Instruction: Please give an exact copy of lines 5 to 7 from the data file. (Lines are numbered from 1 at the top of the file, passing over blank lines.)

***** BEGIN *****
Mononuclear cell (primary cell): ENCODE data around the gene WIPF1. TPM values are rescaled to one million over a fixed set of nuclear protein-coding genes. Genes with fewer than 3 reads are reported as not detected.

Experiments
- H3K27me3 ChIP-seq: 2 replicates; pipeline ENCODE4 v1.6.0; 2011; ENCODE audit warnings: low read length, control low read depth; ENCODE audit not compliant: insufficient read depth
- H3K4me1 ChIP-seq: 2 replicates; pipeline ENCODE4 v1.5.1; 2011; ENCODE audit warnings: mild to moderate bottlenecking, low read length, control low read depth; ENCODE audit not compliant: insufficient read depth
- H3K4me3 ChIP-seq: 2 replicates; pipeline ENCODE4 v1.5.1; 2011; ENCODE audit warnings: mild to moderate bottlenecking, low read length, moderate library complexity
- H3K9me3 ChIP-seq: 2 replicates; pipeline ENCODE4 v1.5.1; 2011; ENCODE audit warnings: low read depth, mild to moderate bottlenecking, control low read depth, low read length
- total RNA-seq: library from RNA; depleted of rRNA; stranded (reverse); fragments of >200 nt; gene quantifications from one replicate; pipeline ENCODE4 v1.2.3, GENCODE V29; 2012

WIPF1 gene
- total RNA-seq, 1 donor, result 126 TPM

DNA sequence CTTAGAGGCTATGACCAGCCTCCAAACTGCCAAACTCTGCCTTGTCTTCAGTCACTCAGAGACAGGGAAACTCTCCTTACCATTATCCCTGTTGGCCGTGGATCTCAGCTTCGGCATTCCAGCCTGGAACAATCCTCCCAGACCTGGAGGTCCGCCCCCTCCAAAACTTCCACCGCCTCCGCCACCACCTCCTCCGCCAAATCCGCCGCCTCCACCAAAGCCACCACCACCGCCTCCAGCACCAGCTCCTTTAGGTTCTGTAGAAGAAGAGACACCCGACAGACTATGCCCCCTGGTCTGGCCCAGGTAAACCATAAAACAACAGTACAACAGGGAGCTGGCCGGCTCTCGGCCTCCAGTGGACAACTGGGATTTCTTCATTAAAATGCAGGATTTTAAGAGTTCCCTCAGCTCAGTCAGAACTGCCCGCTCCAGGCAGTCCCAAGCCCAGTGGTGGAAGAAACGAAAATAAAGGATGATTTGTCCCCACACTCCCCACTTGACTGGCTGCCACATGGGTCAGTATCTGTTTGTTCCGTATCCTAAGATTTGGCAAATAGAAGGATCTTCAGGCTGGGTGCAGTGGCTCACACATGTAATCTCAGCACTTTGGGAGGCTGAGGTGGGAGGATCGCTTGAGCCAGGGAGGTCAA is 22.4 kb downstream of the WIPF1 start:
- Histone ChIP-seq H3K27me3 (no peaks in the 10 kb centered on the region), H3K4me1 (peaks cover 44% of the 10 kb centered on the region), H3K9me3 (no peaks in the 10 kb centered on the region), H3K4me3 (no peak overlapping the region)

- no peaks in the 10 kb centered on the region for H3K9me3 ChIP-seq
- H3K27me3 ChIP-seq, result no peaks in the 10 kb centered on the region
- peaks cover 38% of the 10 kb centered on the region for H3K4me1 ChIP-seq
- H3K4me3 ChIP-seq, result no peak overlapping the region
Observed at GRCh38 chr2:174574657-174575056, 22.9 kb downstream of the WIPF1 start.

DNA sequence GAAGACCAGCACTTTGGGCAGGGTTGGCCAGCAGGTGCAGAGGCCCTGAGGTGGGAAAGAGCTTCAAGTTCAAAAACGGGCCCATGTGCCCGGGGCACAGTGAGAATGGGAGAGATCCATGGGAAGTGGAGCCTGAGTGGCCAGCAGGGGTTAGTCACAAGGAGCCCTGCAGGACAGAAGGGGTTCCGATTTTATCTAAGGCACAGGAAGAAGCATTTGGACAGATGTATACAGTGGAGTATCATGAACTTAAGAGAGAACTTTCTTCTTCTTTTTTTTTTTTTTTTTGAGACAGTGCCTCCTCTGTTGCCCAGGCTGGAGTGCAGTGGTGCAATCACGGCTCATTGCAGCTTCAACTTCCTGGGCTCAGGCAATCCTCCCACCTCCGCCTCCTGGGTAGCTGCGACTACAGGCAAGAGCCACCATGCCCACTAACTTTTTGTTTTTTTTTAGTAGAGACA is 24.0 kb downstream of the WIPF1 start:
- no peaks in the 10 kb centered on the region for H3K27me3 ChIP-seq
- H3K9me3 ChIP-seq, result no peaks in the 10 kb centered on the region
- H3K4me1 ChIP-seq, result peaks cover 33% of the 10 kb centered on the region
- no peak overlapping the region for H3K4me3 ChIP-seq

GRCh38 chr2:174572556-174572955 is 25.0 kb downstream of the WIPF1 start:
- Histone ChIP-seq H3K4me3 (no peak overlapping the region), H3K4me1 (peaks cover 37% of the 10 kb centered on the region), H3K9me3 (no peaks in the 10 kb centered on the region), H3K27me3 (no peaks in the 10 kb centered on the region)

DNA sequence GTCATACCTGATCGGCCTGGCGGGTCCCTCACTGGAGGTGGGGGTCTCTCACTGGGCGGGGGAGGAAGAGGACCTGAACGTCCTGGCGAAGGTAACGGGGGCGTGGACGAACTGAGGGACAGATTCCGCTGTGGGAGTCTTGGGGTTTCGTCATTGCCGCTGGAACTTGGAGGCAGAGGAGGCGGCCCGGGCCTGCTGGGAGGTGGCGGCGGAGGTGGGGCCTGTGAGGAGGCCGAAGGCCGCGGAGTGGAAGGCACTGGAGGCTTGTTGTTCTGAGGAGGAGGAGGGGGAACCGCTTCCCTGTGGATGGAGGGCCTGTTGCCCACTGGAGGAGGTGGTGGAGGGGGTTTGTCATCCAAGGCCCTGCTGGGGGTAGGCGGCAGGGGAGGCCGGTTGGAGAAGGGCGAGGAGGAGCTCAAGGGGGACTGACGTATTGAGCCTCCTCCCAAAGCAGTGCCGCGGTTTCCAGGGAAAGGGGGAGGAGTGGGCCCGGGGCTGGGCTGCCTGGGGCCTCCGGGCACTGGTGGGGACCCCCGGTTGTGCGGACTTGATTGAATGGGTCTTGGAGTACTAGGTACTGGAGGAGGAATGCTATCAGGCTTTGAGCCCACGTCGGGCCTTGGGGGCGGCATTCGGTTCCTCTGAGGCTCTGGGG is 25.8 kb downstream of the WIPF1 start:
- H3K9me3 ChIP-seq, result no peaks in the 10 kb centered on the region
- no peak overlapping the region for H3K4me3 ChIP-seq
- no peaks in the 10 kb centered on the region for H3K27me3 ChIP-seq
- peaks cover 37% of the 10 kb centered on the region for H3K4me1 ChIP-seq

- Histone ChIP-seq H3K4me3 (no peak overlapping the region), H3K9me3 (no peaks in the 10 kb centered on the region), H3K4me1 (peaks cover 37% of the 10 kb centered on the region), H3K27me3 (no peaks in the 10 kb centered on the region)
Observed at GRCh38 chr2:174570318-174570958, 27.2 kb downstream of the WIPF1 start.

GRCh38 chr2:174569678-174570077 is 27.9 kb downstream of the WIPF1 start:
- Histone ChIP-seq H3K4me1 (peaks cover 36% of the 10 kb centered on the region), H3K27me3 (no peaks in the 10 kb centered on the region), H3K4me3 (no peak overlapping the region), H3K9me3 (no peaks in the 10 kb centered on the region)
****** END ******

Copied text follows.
- H3K4me3 ChIP-seq: 2 replicates; pipeline ENCODE4 v1.5.1; 2011; ENCODE audit warnings: mild to moderate bottlenecking, low read length, moderate library complexity
- H3K9me3 ChIP-seq: 2 replicates; pipeline ENCODE4 v1.5.1; 2011; ENCODE audit warnings: low read depth, mild to moderate bottlenecking, control low read depth, low read length
- total RNA-seq: library from RNA; depleted of rRNA; stranded (reverse); fragments of >200 nt; gene quantifications from one replicate; pipeline ENCODE4 v1.2.3, GENCODE V29; 2012